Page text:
Methods. The reagent 1-cyano-4-dimethylamino-pyridinium tetrafluoroborate (CDAP) was employed to selectively cyanylate stable free-sulfhydryl groups at pH 4. Cyanylation reactions were analyzed by HPLC coupled with mass-spectral analysis (LC-MS). Reversed-phase HPLC was used to separate component peaks from the native and CDAP-reacted samples. The reversed-phase samples were collected, introduced into a solution of aqueous ammonium hydroxide plus guanidine hydrochloride and subsequently analyzed by LC-MS. Results. Reversed-phase HPLC analysis of FcOsteoprotegerin gave two peaks. LC-MS of the primary CDAP reaction revealed selective cyanylation of two-sulfhydryl groups in a peak that represents approximately 10% of the proteinaceous material; the peak representing approximately 90% of the material was not cyanylated after reaction with CDAP. Analysis of the ammnonium/guanidine treated isoforms by LC-MS detailed the location of two free cysteine-sulfhydryl groups.
Conclusions. A reversed-phase separable form of Fc-Osteoprotegerin contains two free sulfhydryl groups. CDAP is an effective reagent for characterizing the free-sulfhydryl groups of proteins in acidic conditions.
Fc-OPG, a construct of the naturally occurring cytokine Osteoprotegerin (OPG), is under clinical investigation for utility in the treatment of osteoporosis. Fc-OPG is a homodimeric, high molecular weight protein (91 kD) containing 24 cysteines in each monomer sequence. All cysteines in the dimer are covalently associated through 24 disulfide bonds (or cystine). These covalent linkages play a crucial role in maintaining the tertiary and quaternary structure of the protein. Therefore, unpaired cysteines may result in a decrease in biological activity, have immunogenic effects, or be a precursor to further physical and chemical instability (oxidation and aggregation).
Monitoring the state of cysteine side-chains-in the disulfide form of cystine or sulfhydryl of cysteine—is commonly accomplished by labeling the free sulfhydryl groups with a thiol specific fluorophor or molecular weight tag under alkaline conditions. Given the labile nature of cysteine-sulfhydryl groups and cystine-disulfides in alkaline aqueous media (pKa's ˜8), quantitative detection of free cysteine-sulfhydryl is subject to inaccuracy resulting from cystine reduction at high pH and cysteine related disulfide formation. Alkaline condition labeling methods may not be suitable for estimating the free-cysteine-sulfhydryl present in acidic formulations of proteins.
A reverse-phase HPLC separable isoform of Fc-OPG was observed to be reactive to the addition of aqueous CuCI2. After reaction with CuCI2, the isoform eluted with the same retention time as the main peak in the reverse-phase chromatogram. The nature of this reactivity led to speculation that the isoform was representative of free-sulfhydryl groups in the protein that were converted to cystine with the aid of a copper oxidant. Numerous techniques were employed to compare the number of free cysteine-sulfhydryl groups present in the main peak versus the isoform. No differences were found. A commonality between all of the techniques was the use of neutral to alkaline reaction conditions.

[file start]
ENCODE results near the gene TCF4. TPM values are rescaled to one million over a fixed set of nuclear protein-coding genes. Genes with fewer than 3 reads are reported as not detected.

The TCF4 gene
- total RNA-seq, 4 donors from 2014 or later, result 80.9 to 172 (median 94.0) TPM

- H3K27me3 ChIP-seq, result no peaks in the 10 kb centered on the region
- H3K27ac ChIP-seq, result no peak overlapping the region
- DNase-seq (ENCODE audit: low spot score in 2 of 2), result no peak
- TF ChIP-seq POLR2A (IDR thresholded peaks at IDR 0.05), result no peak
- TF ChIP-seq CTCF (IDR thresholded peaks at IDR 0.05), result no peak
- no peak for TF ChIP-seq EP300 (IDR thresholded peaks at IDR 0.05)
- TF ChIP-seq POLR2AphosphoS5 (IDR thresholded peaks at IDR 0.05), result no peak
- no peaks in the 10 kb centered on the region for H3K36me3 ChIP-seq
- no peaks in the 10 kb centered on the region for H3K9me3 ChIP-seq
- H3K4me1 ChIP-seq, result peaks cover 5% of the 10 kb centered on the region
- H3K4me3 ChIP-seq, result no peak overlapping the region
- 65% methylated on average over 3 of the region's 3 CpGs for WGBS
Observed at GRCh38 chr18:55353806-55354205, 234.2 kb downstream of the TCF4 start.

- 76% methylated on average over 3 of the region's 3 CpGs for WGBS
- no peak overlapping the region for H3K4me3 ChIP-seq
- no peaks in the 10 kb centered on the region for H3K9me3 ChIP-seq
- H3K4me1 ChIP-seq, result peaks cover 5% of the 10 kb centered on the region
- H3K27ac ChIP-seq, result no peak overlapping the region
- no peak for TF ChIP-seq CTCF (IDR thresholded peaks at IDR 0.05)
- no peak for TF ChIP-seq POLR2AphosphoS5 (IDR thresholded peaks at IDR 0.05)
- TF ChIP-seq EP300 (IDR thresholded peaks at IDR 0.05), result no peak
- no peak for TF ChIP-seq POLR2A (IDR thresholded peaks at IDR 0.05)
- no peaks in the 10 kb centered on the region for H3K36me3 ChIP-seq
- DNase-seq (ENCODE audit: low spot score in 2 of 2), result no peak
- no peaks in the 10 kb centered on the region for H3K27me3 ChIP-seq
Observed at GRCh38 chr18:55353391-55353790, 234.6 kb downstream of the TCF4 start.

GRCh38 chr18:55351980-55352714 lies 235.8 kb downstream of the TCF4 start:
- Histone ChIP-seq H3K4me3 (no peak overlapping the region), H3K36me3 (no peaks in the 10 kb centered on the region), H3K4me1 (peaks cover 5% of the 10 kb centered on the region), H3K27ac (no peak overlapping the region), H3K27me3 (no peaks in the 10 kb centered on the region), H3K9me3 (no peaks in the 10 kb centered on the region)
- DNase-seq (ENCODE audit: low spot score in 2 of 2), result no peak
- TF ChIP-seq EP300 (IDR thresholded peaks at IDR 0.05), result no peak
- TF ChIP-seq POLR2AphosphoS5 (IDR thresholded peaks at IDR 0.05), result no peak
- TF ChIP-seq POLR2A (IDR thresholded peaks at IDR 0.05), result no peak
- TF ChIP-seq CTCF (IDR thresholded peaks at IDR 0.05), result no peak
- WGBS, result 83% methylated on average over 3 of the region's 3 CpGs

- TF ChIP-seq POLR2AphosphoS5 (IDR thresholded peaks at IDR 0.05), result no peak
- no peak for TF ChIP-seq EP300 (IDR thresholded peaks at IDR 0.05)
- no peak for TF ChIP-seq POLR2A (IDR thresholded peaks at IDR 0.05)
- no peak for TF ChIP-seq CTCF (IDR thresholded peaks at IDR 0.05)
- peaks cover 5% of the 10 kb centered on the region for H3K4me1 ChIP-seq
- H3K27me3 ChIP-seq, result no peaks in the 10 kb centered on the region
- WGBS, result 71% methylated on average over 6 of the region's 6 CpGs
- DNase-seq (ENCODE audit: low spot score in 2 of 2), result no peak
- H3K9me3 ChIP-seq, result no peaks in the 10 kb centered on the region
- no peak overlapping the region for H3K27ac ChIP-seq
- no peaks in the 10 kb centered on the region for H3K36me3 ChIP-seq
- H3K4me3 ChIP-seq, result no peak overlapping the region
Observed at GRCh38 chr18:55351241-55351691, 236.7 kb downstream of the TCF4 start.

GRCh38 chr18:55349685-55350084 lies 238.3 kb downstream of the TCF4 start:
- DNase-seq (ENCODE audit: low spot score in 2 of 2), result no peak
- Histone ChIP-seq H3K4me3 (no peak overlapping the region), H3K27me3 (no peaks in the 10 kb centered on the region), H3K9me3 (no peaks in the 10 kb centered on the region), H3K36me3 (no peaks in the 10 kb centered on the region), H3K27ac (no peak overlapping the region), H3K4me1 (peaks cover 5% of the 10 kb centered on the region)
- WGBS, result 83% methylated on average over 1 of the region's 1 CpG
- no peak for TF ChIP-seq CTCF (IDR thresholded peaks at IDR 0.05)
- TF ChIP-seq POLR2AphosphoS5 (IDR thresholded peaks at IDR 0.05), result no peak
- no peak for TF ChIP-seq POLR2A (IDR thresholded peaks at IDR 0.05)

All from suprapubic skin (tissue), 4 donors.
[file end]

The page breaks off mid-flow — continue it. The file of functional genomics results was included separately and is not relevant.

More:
This example presents the characterization of the isoform using the reagent 1-cyano-4-dimethylamino-pyridinium tetrafluoroborate (CDAP). The detection and identification of unpaired cysteine residues present in acidic media is made possible by the cyanylation of free cysteine sulfhydryl groups by CDAP (FIG. 6) and subsequent peptide bond cleavage at the cyanylated cysteine residues (FIG. 7).
The Fc construct of OPG can be prepared by processes known in the art. CDAP can be purchased from Sigma-Aldrich (St. Louis, Mo.).
RP-HPLC: Samples were injected into a Zorbax 300SB C8 4.6mm×25cm column and eluted with a gradient of 0.1 % TFA and 0.1% TFA in 90% ACN at 60 ° C on a Hewlett-Packard 1100 or 1090 at 215 nm.
Electrospray Mass Spectrometry: All mass spectrometry was performed on a Perkin-Elmer/Sciex APIGO spectrometer using conditions consistent with ionization of peptides and proteins.
Copper Treatment: Ten mg/ml protein in lOmM sodium acetate and 5% sorbitol was treated with 50 mM CuCl, (final pH 4).
Cyanylation Conditions: A solution of 50 mg/mL of CDAP in 0.5 M HCI was prepared. 50 μL of the CDAP solution was added to 500 1μL of 10mg/mL of protein in pH 5 acetate (10 my) and 5% sorbitol. 5 μL of 0.1 N NaOH was added to the protein-CDAP mixture and vortexed.